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The Yankees All-Immaculate Grid Team

Making a full team of greats, journeymen, and “Yankee Legends.”

1988 Rickey Henderson Photo by Steve Crandall/Getty Images

In one of the latest additions to the daily game craze of the last few years, baseball fans have been treated to the Immaculate Grid. Though most readers of this site are probably at least familiar with it, it’s a three-by-three grid where each box has to be filled with a player that meets two criteria, whether they be teams, awards, or statistical accomplishments. As things have progressed, the goal for many hardcore fans has been to post the best rarity score, by picking the most obscure players. With the Yankees’ long and often successful run as a whole, they have employed some of the game’s greats, but also their fair share of journeymen and short-lasting pinstripers.

So, as someone who looks forward to playing every day, I thought it might be fun to make an All-Immaculate Grid team, filled with Yankees that are often useful when playing the game. It’s painful to give away trade secrets, but it’s a small price to pay in order to Remember Some Guys.

These may not be the absolute best answers in every spot, but I tried to keep a healthy mix of obscurity and surprising stars, because nothing is better than putting Rickey Henderson in a Padres/Angels box.

Catcher - Erik Kratz (2017, 2020)

The career-long backup and third-string catcher played 11 seasons in the big leagues, never topping 68 games. He may have had a career 65 OPS+, but he did enough to stick around for a decade, and to play for nine different organizations: The Yankees, Pirates, Phillies, Blue Jays, Royals, Astros, Brewers, Giants, and Rays.

First Base - Kendrys Morales (2019)

Where were you when Kendrys Morales hit a single home run for the 2019 Yankees? The slugging switch-hitter played in 19 games for that squad, and played for six others in what was a very nice 13-year career. As he collected 213 homers, a Silver Slugger, and a top-5 MVP finish, Morales also suited up for the Angels, Mariners, Twins, Royals, Blue Jays, and Athletics.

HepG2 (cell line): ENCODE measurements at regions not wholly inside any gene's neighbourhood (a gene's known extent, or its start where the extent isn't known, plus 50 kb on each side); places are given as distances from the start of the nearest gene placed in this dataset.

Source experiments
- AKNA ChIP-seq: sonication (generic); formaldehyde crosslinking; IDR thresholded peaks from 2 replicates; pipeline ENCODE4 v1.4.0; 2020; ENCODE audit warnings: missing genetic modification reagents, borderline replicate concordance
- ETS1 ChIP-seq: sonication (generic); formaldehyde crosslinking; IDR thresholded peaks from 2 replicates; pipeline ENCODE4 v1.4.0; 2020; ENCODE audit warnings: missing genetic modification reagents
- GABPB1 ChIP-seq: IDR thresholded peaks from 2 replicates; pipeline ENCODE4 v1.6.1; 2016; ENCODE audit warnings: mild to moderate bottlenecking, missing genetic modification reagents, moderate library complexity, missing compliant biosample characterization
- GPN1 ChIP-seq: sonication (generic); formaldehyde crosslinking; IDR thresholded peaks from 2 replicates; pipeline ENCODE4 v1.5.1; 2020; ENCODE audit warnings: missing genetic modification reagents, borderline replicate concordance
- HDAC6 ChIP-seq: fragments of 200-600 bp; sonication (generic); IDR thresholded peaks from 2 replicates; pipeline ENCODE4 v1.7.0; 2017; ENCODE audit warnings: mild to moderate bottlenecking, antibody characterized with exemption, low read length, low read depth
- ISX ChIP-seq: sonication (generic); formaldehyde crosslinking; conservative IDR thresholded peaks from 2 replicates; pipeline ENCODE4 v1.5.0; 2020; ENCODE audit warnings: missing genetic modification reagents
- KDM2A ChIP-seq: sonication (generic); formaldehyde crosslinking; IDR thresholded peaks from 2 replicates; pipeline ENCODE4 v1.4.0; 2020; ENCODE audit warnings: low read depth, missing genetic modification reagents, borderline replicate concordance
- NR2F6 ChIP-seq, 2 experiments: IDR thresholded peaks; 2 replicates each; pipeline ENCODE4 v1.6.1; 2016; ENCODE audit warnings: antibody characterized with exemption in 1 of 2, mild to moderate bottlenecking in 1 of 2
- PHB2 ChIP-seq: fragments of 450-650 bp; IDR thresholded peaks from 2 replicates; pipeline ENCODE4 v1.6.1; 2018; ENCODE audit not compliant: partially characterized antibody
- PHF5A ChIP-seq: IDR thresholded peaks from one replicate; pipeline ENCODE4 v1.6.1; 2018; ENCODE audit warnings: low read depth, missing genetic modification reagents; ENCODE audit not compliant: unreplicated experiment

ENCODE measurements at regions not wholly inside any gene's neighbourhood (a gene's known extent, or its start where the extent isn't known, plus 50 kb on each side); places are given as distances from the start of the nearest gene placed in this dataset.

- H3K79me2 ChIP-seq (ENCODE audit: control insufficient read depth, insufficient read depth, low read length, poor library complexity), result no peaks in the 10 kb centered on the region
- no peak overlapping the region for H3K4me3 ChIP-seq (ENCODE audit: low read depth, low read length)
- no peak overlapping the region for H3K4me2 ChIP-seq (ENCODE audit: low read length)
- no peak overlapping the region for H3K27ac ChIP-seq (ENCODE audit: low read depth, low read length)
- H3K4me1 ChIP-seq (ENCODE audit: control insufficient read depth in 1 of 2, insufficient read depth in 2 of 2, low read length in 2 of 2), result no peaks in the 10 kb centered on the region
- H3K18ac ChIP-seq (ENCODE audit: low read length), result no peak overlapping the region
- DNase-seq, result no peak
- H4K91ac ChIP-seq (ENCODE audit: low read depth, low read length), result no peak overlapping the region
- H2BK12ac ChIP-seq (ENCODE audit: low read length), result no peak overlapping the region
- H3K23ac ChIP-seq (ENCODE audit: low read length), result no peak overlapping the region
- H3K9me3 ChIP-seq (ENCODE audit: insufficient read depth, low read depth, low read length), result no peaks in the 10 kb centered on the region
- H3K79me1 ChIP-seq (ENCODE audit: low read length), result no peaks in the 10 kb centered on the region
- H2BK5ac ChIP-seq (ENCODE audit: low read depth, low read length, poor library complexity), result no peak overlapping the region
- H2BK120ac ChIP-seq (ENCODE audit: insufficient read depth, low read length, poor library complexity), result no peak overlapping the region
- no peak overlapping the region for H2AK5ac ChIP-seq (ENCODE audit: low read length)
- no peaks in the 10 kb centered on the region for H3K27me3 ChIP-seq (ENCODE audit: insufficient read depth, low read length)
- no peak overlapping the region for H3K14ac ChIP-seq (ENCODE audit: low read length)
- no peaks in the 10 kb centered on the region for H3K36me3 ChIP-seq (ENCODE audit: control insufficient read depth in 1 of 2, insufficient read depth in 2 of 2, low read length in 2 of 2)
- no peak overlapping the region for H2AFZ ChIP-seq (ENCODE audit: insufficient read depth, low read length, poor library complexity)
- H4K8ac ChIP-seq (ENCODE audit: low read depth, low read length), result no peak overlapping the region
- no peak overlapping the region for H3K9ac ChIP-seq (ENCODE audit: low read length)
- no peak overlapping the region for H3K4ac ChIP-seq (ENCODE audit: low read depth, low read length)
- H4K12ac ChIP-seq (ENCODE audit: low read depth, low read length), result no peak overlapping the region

Second Base - Kelly Johnson (2014)

A personal favorite of mine for Grid purposes, Kelly Johnson made his way around the bigs in an easy-to-remember fashion. The utility lefty played for every team in the AL East, while also starting his career with the Braves, then the Diamondbacks (where he once hit 26 homers and had a 126 OPS+), and also spending some time with the Mets late in his career.

Third Base - Mark Reynolds (2013)

I was a big Mark Reynolds supporter growing up, and the home-run-or-bust infielder comes in handy quite often on the Grid. On top of his 36 games with the Yanks in 2013, he also spent time in Arizona (once hitting 44 bombs; keep that in mind for 40-homer hitter categories), Baltimore, Milwaukee, St. Louis, Colorado, and Washington.

Shortstop - Tony Fernández (1995)

I have spent enough time on the weird Yankee teams of the 2010s, so Fernández is a valuable and slightly older name that can be of use. Throughout his underrated career, the infielder reached five All-Star Games (TOR, SD), won four Gold Gloves (TOR), and spent time with six other teams on top of his stint with the Yanks: the Blue Jays, Padres, Mets, Reds, Cleveland, and the Brewers.